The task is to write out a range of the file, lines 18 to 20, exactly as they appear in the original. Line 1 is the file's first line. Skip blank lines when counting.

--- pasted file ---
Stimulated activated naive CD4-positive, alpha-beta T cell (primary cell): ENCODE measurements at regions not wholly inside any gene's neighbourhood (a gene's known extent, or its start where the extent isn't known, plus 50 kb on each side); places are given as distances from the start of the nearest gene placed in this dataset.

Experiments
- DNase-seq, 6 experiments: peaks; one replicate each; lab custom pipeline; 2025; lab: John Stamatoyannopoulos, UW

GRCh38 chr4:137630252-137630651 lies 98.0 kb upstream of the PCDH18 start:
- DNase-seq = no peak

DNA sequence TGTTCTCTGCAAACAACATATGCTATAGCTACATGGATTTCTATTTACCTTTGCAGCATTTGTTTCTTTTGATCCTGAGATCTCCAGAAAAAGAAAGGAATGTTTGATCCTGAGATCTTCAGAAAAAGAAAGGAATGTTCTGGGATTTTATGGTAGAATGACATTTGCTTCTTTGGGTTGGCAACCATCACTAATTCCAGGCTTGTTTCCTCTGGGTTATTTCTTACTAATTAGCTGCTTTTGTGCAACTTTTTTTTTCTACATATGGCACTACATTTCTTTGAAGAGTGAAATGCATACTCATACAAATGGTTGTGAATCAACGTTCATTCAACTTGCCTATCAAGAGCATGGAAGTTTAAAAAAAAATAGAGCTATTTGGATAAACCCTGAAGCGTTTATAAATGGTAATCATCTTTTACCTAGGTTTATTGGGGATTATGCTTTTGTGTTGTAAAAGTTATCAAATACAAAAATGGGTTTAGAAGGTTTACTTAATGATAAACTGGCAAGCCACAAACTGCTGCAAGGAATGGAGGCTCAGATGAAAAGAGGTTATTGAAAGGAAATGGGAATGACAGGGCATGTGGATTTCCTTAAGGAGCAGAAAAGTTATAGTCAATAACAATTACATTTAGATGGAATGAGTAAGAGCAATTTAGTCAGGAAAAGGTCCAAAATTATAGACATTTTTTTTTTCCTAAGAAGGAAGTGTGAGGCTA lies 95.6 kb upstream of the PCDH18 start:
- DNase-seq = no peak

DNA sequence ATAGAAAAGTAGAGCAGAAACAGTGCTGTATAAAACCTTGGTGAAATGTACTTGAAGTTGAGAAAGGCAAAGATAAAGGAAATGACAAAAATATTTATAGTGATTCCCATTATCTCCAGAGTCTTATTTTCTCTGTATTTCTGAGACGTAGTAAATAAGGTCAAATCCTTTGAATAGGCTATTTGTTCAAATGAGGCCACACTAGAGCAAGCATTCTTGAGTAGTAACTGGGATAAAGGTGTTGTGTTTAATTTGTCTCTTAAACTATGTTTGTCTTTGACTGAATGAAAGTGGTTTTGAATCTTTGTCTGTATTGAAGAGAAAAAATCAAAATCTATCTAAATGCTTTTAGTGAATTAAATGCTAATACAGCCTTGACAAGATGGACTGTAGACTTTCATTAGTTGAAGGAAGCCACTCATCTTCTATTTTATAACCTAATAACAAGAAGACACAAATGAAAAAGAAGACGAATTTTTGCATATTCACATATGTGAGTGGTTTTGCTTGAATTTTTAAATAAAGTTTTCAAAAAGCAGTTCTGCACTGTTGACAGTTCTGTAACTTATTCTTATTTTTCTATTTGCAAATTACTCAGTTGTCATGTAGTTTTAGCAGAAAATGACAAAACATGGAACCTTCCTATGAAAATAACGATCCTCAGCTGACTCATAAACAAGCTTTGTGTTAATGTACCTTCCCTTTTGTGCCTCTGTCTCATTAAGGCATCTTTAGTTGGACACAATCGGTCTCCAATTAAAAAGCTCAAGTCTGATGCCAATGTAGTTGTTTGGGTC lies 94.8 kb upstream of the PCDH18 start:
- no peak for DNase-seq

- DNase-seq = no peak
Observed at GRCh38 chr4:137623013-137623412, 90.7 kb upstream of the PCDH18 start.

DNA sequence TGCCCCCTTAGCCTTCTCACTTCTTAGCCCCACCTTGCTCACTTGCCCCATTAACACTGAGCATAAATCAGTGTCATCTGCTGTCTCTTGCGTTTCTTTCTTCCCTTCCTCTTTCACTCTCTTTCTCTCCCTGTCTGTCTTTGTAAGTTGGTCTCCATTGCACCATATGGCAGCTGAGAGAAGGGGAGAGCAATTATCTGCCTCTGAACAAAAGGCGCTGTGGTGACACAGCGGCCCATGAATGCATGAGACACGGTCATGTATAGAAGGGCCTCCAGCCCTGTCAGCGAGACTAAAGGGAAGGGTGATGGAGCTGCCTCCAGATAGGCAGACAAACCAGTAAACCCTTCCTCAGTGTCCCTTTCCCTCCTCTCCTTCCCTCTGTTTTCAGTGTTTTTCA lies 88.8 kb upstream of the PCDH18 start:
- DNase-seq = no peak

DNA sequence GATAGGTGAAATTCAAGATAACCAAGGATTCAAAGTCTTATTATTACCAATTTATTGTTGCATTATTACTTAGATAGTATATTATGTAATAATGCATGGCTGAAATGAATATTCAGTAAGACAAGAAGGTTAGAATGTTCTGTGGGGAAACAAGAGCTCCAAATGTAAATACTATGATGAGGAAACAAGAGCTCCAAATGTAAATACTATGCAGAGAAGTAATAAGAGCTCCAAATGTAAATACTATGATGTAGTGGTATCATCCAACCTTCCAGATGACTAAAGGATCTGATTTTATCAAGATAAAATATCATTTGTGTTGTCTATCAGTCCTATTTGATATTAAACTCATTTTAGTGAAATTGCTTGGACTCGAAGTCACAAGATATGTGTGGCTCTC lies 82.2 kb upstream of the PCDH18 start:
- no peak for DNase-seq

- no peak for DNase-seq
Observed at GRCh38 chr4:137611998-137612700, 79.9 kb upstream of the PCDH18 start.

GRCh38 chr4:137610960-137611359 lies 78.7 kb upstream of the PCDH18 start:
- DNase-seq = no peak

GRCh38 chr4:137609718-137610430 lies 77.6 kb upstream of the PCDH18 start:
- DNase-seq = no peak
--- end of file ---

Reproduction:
GRCh38 chr4:137610960-137611359 lies 78.7 kb upstream of the PCDH18 start:
- DNase-seq = no peak

GRCh38 chr4:137609718-137610430 lies 77.6 kb upstream of the PCDH18 start: